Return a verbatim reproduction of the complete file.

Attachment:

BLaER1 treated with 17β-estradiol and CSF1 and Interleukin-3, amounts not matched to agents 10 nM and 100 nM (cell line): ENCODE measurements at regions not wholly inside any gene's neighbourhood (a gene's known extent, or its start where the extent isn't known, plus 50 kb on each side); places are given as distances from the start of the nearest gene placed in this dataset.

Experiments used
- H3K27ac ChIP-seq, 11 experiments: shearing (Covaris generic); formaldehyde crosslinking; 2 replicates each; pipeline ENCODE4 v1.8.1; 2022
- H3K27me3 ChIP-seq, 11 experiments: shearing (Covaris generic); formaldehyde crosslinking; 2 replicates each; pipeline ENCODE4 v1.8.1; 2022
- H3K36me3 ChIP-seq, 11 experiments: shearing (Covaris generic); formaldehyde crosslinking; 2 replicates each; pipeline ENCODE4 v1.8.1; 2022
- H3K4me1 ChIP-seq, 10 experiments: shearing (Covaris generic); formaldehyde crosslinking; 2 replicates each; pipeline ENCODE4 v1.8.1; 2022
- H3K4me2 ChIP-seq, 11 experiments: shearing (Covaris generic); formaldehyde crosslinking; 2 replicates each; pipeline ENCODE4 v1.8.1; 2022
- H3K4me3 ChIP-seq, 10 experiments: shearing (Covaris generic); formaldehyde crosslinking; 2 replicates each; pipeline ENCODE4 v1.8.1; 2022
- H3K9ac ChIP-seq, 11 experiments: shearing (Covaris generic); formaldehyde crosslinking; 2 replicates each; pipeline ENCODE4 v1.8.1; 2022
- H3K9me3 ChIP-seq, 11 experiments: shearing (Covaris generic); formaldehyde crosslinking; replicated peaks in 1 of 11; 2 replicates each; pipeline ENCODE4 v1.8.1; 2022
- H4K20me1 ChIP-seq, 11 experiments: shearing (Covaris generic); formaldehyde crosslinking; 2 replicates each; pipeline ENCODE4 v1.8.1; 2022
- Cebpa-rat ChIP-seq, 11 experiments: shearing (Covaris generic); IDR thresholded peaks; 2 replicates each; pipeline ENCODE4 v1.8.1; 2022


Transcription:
BLaER1 treated with 17β-estradiol and CSF1 and Interleukin-3, amounts not matched to agents 10 nM and 100 nM (cell line): ENCODE measurements at regions not wholly inside any gene's neighbourhood (a gene's known extent, or its start where the extent isn't known, plus 50 kb on each side); places are given as distances from the start of the nearest gene placed in this dataset.

Experiments used
- H3K27ac ChIP-seq, 11 experiments: shearing (Covaris generic); formaldehyde crosslinking; 2 replicates each; pipeline ENCODE4 v1.8.1; 2022
- H3K27me3 ChIP-seq, 11 experiments: shearing (Covaris generic); formaldehyde crosslinking; 2 replicates each; pipeline ENCODE4 v1.8.1; 2022
- H3K36me3 ChIP-seq, 11 experiments: shearing (Covaris generic); formaldehyde crosslinking; 2 replicates each; pipeline ENCODE4 v1.8.1; 2022
- H3K4me1 ChIP-seq, 10 experiments: shearing (Covaris generic); formaldehyde crosslinking; 2 replicates each; pipeline ENCODE4 v1.8.1; 2022
- H3K4me2 ChIP-seq, 11 experiments: shearing (Covaris generic); formaldehyde crosslinking; 2 replicates each; pipeline ENCODE4 v1.8.1; 2022
- H3K4me3 ChIP-seq, 10 experiments: shearing (Covaris generic); formaldehyde crosslinking; 2 replicates each; pipeline ENCODE4 v1.8.1; 2022
- H3K9ac ChIP-seq, 11 experiments: shearing (Covaris generic); formaldehyde crosslinking; 2 replicates each; pipeline ENCODE4 v1.8.1; 2022
- H3K9me3 ChIP-seq, 11 experiments: shearing (Covaris generic); formaldehyde crosslinking; replicated peaks in 1 of 11; 2 replicates each; pipeline ENCODE4 v1.8.1; 2022
- H4K20me1 ChIP-seq, 11 experiments: shearing (Covaris generic); formaldehyde crosslinking; 2 replicates each; pipeline ENCODE4 v1.8.1; 2022
- Cebpa-rat ChIP-seq, 11 experiments: shearing (Covaris generic); IDR thresholded peaks; 2 replicates each; pipeline ENCODE4 v1.8.1; 2022